• 43 of the best holiday cottages in the UK

    11. The Granary, Gloucestershire

    Temple Guiting Manor is not terribly big but it is so remarkably beautiful that it has been called ‘one of the finest of the smaller Tudor manor houses’ by those who can claim to measure such things. It reveals itself incrementally. You get peeks here and there of 15th-century gabled roofs and mullioned windows through the trees, from Jinny Blom’s joyful gardens of velvety, heavy-headed peonies, irises and lavender humming with bees. There are Wonderland shapes in clipped yew and sudden gateways to more gardens: wild with a shepherd’s hut; formal with an exquisite pond; walled with a tennis court, the umpire’s chair wedged into the flowerbeds. The five-bedroom manor itself has been available to rent for some time; now the owners have been doing up other buildings on the estate to rent out, too, most recently, The Granary. What a surprise its interiors are: cool and contemporary, grown-up dark greys and white, monochrome with art and photography on a vaguely African theme.

    On the stairs, an oversized tribal portrait hangs next to a delicate stool. Nevertheless, it is furnished like a home: no mean miniatures here but Cire Trudon candles and big bottles of Green & Spring.

    Three bedrooms have deep high beds. The top-floor room is the one for dreamers – a copper rolltop bath in the bathroom, a vintage typewriter on the most perfect little desk at the attic window. Early risers can open the coops to find eggs in the straw; late risers can find them in the fridge. Signposts down the lane point to Stow-on-the-Wold, Bourton-on-the-Water, the Slaughters, but we are staying put.

  • 43 of the best holiday cottages in the UK

    12. Sheepscombe House, Gloucestershire

    This place is a beauty, the sort of postcard-perfect country house that people earmark when buying a lottery ticket. It ticks all the clichéd boxes expected from a honey-hued, wisteria-draped Georgian residence.

    The façade is mesmerisingly symmetrical, with regimented sash windows overlooking the Cotswolds countryside. The pale-grey-painted Devol kitchen is straight from a Pinterest board, with a double butler sink, four-door Aga and brass-knobbed, French-style oven. The attached garden room is flooded with sunshine during the day and becomes especially pretty at night when the fairy lights are on.

    The rest of the house is substantial (there are five big bedrooms, a grown-up double sitting room and massive cinema room), but it feels fantastically comfy: Aubusson-style rugs, deep-cushioned sofas, animal hides and battered leather club chairs against a backdrop of the owner’s extensive modern-art collection.

    Behind a thick laurel hedge is a heated swimming pool and a wood-burning pizza oven for homemade Margheritas. There’s a field full of alpacas that trot over when called and a grass tennis court cut into the hillside; it’s an adventure having to retrieve wayward balls from the neighbouring field of waist-high wildflowers.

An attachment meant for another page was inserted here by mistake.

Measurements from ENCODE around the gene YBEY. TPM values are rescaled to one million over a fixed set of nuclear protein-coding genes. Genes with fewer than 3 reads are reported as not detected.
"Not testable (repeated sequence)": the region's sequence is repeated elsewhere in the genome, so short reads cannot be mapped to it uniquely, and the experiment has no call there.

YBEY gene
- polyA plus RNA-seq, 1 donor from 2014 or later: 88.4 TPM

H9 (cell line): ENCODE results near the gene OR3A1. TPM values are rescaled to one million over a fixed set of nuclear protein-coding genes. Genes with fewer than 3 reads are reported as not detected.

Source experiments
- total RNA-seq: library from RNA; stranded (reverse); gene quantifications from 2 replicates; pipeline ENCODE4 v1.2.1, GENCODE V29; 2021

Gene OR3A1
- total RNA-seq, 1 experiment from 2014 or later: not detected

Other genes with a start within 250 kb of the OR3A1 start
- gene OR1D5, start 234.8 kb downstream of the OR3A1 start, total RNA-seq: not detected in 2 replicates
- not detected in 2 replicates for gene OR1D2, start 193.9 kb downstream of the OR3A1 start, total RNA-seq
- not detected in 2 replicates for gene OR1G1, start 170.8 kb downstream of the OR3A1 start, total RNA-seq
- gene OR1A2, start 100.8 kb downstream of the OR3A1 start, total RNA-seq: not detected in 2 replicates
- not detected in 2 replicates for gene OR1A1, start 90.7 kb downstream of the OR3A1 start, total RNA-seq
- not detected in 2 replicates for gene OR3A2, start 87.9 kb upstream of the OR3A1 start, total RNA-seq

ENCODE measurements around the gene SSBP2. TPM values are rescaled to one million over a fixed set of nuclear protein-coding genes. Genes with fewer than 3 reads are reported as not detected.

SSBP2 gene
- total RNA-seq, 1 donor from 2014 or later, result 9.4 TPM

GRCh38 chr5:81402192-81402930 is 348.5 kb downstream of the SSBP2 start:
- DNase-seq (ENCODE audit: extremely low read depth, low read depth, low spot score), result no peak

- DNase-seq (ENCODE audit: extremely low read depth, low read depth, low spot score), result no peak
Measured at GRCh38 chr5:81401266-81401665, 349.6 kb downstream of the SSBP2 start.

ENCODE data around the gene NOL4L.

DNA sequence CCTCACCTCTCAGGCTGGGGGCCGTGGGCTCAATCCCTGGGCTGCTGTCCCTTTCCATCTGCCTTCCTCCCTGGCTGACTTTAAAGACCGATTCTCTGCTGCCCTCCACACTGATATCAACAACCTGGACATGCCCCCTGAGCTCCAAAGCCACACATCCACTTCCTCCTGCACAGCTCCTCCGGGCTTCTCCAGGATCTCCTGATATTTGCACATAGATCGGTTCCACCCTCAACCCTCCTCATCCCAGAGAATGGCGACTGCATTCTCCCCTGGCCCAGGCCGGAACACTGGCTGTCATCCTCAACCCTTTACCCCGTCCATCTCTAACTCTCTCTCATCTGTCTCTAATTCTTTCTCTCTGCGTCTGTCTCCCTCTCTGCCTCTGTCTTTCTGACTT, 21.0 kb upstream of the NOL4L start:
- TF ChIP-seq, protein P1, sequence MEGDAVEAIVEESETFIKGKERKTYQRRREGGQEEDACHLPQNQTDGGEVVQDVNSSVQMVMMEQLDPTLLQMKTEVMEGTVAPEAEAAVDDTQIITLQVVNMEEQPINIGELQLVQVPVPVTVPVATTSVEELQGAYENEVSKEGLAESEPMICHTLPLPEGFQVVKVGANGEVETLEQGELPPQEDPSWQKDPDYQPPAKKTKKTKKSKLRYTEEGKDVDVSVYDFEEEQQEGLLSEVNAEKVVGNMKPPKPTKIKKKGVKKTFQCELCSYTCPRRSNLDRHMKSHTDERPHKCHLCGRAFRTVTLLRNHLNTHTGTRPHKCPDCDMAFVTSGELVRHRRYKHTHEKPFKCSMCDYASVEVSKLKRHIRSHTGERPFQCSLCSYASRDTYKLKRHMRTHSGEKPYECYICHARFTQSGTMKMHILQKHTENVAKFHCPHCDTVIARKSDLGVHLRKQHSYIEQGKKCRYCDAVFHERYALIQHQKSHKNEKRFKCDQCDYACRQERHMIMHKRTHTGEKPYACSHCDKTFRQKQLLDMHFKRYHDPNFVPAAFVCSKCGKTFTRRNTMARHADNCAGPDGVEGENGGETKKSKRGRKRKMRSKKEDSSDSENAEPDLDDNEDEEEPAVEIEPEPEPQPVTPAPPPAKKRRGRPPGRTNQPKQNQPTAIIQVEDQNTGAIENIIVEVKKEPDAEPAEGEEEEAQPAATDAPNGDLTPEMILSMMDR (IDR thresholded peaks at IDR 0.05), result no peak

• 43 of the best holiday cottages in the UK

    13. Crailing House, Near Jedburgh, Scottish Borders

    James Paton, an East India Company official, built Crailing, a glorious rosy-stone Regency house with soaring ceilings, in 1803, although the estate predates it by several hundred years. An 1881 census shows that the Patons employed a flurry of maids, a gardener and cook, who resided with their own families downstairs in the servants’ quarters. There’s still an air of Downton Abbey: the live-in housekeeper Linda Coles tiptoes around the ground floor under a cloak of invisibility, removing all traces of the previous night’s supper before guests have woken up.

    Botanical-print Designers Guild fabrics have been paired with carefully chosen antique pieces of furniture, and centuries-old portraits hang side by side with a stormy John Walker canvas. Sprigs of heather in vases, china elephants on mantelpieces and horsey sketches and sculptures add quirky touches. Double-height windows frame dreamy James Norie scenes of sheep grazing on a sloping, clover-speckled field. Apples ripen in the orchard down by the river.

    Come here with family and friends, the labrador and pony (there’s a stable and a paddock). This is a holiday house as home: it may be smart but it’s comfortable, too. Little girls will make a beeline for the rooms with stripey beds, patchwork quilts and statement lilac and turquoise walls.

    There’s masses of space to spread out into the sitting room, drawing room and study, but inevitably everyone will tend to gather in the huge kitchen-dining room. The industrial-size Everhot range is big enough to make Sunday lunch for the entire village, or forget the oven gloves and pick up the silkiest salmon from the Teviot Smokery and homemade fruit tart from Floors Castle in nearby Kelso.

  • 43 of the best holiday cottages in the UK

    14. Hex Cottage, Sibton Park, Suffolk

    An absurdly romantic hideaway, this forester’s cottage right in the middle of the woods is surrounded by foxgloves and cut off from everything and everyone. There’s no electricity, and heating and hot water comes from an Esse wood-burning range that needs regular stoking (there’s a well-stocked log store outside the stable-style backdoor), so even in the height of summer the warm, tickly smell of wood smoke pervades.

    Gothic-style leaded windows and a gnarled veranda add to the Hansel and Gretel feel. Walls are plastered not painted, floors are laid brick (except in the bedroom, which is decked in pitch pine with sheepskin rugs bedside the canopied bed), and the interiors mix rustic auction-house finds with contemporary staples.